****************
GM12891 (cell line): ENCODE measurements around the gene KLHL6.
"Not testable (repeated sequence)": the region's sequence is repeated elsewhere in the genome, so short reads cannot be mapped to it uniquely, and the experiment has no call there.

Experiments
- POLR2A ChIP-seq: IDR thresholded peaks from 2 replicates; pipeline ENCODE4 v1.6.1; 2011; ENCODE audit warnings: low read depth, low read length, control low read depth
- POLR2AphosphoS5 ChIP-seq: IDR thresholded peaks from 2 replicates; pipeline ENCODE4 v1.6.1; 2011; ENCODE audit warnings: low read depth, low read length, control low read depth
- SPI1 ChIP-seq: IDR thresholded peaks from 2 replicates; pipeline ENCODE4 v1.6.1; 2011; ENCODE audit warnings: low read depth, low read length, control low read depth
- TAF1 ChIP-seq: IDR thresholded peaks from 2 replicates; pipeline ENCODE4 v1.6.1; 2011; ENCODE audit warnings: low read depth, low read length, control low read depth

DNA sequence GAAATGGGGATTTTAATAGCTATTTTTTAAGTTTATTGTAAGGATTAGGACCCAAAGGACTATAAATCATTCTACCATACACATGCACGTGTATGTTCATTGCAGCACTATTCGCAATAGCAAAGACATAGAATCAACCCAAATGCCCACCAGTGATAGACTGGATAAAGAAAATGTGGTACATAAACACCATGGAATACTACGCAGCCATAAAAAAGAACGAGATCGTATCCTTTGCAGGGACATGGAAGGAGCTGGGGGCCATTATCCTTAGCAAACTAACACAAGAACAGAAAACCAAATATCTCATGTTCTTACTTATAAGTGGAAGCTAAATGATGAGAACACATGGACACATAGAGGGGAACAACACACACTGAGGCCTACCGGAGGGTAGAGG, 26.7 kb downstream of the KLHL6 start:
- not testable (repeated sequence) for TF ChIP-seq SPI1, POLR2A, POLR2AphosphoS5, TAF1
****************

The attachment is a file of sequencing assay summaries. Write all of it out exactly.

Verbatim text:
GM12891 (cell line): ENCODE measurements around the gene KLHL6.
"Not testable (repeated sequence)": the region's sequence is repeated elsewhere in the genome, so short reads cannot be mapped to it uniquely, and the experiment has no call there.

Experiments
- POLR2A ChIP-seq: IDR thresholded peaks from 2 replicates; pipeline ENCODE4 v1.6.1; 2011; ENCODE audit warnings: low read depth, low read length, control low read depth
- POLR2AphosphoS5 ChIP-seq: IDR thresholded peaks from 2 replicates; pipeline ENCODE4 v1.6.1; 2011; ENCODE audit warnings: low read depth, low read length, control low read depth
- SPI1 ChIP-seq: IDR thresholded peaks from 2 replicates; pipeline ENCODE4 v1.6.1; 2011; ENCODE audit warnings: low read depth, low read length, control low read depth
- TAF1 ChIP-seq: IDR thresholded peaks from 2 replicates; pipeline ENCODE4 v1.6.1; 2011; ENCODE audit warnings: low read depth, low read length, control low read depth

DNA sequence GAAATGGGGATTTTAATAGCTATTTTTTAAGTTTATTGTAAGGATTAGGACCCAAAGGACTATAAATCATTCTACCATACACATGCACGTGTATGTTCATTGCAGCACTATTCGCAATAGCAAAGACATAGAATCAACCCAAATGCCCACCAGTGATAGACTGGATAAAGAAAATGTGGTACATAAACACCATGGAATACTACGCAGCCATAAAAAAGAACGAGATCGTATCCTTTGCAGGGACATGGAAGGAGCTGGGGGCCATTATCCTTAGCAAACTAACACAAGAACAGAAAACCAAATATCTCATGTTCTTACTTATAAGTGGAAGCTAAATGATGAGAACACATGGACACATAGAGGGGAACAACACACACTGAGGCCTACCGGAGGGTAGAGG, 26.7 kb downstream of the KLHL6 start:
- not testable (repeated sequence) for TF ChIP-seq SPI1, POLR2A, POLR2AphosphoS5, TAF1